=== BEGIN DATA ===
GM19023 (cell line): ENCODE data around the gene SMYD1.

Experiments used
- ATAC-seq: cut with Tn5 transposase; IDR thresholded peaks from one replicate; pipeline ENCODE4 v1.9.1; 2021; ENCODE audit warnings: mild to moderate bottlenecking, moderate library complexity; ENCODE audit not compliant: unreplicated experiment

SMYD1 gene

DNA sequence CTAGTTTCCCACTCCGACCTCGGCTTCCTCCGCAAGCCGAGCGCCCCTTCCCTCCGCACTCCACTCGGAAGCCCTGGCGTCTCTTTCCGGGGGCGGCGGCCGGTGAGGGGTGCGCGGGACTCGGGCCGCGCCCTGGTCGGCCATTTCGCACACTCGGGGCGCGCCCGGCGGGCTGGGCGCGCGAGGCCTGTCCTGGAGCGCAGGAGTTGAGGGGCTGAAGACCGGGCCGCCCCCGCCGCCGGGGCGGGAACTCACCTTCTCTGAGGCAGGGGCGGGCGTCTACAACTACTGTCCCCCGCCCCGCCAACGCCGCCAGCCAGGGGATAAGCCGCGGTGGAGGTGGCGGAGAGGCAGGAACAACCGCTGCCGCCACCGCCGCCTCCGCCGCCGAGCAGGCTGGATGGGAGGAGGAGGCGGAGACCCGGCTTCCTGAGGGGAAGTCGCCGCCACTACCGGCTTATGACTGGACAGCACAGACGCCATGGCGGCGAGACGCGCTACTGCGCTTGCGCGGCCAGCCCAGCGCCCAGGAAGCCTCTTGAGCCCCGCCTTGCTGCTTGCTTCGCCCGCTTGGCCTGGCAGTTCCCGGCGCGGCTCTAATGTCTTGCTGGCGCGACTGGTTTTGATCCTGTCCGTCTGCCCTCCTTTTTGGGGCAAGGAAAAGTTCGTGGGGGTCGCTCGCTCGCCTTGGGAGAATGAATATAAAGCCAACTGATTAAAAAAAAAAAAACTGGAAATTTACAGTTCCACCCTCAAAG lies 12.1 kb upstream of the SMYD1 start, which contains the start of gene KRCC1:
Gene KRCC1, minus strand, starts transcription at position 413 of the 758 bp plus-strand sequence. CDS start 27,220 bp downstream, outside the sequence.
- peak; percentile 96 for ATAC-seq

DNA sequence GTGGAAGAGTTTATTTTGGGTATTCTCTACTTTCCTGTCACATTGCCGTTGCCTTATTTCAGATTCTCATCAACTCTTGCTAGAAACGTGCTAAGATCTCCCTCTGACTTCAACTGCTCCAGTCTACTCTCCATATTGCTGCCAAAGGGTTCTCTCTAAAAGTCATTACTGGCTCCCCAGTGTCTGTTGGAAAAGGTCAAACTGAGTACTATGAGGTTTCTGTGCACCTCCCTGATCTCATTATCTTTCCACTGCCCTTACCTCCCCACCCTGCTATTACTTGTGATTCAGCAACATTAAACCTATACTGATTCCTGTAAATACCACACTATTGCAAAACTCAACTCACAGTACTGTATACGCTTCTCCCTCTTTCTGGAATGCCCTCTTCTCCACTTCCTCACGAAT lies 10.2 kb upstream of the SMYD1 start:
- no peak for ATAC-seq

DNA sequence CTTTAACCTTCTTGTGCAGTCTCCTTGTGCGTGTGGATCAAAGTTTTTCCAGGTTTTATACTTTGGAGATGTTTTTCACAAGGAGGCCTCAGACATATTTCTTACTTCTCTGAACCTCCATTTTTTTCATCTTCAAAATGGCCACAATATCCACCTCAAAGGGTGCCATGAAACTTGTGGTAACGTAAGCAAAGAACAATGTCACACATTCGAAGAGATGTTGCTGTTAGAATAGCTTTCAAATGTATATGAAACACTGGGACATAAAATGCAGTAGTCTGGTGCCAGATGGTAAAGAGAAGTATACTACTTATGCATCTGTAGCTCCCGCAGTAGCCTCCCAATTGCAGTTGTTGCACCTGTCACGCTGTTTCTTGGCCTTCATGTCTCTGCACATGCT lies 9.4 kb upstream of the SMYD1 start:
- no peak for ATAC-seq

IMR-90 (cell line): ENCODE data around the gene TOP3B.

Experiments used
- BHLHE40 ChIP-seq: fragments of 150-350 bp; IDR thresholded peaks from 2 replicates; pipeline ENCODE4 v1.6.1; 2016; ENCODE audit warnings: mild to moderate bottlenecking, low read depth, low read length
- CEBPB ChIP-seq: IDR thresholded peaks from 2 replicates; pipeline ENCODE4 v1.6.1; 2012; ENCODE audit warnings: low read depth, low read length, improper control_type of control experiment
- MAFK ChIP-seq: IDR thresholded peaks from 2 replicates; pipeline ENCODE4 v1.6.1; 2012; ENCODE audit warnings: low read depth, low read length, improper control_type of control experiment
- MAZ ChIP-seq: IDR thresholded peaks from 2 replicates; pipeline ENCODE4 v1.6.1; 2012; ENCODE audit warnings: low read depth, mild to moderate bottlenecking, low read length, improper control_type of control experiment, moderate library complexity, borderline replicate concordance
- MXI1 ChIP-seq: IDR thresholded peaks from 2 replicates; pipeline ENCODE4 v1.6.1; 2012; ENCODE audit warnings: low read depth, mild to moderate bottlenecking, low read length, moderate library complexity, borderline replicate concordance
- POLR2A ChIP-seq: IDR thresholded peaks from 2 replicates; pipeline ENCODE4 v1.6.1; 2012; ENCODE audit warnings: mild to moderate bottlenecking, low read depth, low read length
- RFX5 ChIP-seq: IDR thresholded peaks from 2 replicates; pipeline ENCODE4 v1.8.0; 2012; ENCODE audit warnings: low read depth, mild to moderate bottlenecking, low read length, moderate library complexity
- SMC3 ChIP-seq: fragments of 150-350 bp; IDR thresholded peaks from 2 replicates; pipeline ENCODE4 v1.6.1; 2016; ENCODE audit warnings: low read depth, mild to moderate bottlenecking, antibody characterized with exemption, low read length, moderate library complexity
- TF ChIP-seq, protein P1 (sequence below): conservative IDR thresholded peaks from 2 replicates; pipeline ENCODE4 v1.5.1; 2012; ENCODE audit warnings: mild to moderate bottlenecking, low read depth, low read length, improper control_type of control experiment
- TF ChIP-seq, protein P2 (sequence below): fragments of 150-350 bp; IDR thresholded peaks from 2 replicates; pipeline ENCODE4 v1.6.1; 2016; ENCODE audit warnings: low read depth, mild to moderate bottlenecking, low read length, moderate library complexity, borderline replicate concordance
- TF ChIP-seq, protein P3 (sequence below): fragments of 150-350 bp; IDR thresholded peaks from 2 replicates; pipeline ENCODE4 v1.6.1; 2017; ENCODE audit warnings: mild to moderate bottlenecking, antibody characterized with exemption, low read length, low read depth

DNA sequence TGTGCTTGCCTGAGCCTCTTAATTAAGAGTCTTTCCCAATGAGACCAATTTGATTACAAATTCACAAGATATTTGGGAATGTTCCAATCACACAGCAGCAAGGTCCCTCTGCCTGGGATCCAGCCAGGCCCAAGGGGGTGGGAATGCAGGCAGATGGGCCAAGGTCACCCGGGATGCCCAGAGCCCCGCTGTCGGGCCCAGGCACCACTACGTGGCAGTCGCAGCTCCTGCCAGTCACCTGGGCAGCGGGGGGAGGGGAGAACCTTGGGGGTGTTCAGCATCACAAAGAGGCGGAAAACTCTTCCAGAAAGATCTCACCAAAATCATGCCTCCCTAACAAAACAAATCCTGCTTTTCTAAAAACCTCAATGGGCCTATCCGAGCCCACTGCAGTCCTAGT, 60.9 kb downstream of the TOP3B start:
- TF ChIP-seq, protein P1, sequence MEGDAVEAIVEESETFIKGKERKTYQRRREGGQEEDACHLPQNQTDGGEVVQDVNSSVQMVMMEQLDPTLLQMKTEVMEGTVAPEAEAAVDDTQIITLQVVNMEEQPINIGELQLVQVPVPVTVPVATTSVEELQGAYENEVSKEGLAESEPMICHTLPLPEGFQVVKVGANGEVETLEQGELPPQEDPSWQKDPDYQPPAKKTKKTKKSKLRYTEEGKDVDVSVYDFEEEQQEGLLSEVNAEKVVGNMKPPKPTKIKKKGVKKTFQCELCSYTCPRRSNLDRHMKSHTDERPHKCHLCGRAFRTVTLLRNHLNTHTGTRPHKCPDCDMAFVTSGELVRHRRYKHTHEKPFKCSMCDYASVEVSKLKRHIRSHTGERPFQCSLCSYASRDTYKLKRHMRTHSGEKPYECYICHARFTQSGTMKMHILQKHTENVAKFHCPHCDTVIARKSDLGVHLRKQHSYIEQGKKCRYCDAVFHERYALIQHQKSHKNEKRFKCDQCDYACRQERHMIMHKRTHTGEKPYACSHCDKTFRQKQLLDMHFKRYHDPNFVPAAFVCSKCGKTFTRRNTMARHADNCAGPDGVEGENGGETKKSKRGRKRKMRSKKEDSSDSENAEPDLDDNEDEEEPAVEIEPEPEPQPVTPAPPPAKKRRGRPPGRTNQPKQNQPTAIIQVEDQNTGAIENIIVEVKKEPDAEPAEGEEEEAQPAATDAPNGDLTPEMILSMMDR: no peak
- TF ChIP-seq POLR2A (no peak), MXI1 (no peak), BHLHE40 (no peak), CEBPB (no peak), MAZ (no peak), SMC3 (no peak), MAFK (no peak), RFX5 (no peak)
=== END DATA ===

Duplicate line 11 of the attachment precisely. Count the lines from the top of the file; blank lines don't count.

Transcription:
- no peak for ATAC-seq